Manipulating the board to reduce those threat-causing obstacles creates a discussion with the game state itself. Most actions come at a cost, leading to a dialogue of concessions. If your action card is passed and you can move those android labor units to a different district, it will likely create an outage elsewhere. The game constantly undermines your devotion to keeping everything in tune by breaking down. It’s like a decrepit machine that coughs up a few coins but bleeds oil in the soft, dark places.
New Angeles wants you to cooperate and work in unison to keep the greater good of profits in mind; but reminds you that some are more equal than others with the rival system. By undercutting the whole, you’ll enact selfish policies and utilize key assets as you dig into the somber stretches of capitalism and competition. Those self-centered moments of greed arise when you push heavily for an action card that generates yourself capital, but doesn’t alleviate the most pressing issues. Everything can be burning down and the city’s hit with riots, but you’re pushing to remove illness tokens simply because you’re Jinteki and it will fire off your unique capital trigger. In order to push such an offer through you will need to bribe others, sharing the wealth. Maybe you’ll make promises you intend to keep, or not. I’ll vote for you if you vote for me and all that jazz.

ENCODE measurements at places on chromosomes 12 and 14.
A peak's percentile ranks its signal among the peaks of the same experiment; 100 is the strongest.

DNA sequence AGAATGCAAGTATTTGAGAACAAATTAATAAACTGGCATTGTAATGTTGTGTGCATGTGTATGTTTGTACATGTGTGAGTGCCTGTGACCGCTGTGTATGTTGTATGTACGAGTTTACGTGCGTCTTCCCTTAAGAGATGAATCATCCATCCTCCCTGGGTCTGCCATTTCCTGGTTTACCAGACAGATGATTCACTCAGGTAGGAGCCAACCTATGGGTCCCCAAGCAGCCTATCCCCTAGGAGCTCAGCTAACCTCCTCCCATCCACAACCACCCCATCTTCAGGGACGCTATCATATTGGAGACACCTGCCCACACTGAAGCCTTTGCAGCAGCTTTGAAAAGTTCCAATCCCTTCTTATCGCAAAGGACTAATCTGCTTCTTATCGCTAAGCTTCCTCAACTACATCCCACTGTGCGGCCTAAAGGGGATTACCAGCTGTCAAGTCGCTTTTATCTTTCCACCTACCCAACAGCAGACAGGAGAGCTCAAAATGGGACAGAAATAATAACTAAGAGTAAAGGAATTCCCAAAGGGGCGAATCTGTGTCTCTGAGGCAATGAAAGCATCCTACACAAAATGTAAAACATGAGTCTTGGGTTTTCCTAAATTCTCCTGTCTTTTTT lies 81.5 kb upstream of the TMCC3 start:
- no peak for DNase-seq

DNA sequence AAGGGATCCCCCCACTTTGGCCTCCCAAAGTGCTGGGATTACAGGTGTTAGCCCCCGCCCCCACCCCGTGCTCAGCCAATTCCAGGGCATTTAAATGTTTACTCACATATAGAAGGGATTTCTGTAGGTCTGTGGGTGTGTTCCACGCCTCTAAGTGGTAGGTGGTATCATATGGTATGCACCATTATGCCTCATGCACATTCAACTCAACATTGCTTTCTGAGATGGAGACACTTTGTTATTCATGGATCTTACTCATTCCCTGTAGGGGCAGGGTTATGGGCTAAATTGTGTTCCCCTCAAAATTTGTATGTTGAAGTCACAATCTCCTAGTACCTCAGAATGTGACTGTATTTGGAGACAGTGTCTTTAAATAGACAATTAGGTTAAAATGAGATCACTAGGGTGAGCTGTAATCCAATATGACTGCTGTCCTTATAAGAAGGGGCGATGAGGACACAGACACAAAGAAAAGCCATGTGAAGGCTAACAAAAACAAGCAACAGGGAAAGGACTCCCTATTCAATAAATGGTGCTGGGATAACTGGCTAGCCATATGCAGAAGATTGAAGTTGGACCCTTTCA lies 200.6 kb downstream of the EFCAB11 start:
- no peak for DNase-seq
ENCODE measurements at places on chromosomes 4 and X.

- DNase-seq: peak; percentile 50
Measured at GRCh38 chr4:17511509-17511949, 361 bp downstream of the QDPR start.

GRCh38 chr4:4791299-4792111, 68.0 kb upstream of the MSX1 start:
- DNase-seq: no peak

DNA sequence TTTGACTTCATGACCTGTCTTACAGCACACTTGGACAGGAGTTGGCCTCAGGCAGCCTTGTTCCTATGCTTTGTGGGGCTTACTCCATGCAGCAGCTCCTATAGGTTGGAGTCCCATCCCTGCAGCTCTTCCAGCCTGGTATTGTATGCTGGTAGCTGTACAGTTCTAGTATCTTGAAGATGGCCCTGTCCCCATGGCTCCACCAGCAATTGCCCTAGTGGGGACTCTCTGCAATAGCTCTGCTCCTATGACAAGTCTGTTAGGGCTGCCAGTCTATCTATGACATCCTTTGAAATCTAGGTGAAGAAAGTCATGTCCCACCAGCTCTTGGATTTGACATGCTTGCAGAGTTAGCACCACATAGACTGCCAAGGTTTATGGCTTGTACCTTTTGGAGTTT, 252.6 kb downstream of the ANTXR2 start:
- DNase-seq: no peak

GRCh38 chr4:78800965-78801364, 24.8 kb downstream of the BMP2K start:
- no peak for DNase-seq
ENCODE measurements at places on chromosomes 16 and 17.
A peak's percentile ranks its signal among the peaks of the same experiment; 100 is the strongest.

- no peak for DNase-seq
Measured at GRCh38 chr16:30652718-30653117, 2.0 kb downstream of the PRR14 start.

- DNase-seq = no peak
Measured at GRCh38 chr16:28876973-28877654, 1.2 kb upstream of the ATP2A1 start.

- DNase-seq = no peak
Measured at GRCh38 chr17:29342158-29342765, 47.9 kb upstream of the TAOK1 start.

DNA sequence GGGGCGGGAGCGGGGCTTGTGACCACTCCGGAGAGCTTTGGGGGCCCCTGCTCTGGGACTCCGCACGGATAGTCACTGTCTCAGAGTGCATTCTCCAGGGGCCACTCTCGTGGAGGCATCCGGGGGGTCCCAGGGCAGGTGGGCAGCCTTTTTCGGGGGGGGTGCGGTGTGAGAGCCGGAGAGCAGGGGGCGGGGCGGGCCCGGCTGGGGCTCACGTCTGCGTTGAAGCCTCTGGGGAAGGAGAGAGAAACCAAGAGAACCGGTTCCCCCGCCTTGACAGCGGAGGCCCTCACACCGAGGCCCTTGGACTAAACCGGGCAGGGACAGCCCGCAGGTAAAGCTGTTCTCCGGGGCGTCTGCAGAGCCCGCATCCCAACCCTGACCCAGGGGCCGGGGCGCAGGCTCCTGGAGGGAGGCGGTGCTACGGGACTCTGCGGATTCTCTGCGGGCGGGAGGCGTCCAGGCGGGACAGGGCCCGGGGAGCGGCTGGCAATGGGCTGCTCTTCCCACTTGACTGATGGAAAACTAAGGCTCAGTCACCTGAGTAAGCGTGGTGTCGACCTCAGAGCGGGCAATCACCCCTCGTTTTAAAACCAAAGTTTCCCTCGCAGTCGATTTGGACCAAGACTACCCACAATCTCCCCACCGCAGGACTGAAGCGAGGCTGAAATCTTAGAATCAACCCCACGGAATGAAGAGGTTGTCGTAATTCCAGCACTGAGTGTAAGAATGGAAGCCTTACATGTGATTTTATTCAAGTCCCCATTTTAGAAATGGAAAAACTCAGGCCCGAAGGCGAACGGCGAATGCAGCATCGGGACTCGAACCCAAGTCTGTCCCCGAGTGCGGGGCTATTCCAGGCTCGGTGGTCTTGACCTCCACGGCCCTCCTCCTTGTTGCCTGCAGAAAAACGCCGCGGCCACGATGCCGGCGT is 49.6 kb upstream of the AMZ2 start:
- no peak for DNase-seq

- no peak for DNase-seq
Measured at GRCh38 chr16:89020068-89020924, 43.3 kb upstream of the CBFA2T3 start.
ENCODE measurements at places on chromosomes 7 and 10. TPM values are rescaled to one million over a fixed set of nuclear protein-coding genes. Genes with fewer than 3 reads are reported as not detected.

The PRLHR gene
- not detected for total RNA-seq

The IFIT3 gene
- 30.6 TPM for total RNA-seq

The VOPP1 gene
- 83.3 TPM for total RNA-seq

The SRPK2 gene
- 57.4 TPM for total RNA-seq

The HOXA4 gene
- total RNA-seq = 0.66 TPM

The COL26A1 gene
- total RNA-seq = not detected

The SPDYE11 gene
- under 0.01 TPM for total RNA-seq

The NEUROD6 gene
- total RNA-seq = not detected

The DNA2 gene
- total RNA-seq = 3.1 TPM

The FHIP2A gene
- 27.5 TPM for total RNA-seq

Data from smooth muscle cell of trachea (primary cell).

This political environment of give-and-take while playing with the fate of a lower caste is poignant in contemporary context. The appeal to debate and backstabbing as key elements of New Angeles, taps into a primal element of our DNA. The game feeds off that connection and provides excitement through teasing out those base instincts. Everyone at the table is involved in each emotionally heightened deal and capital can fly around like candy.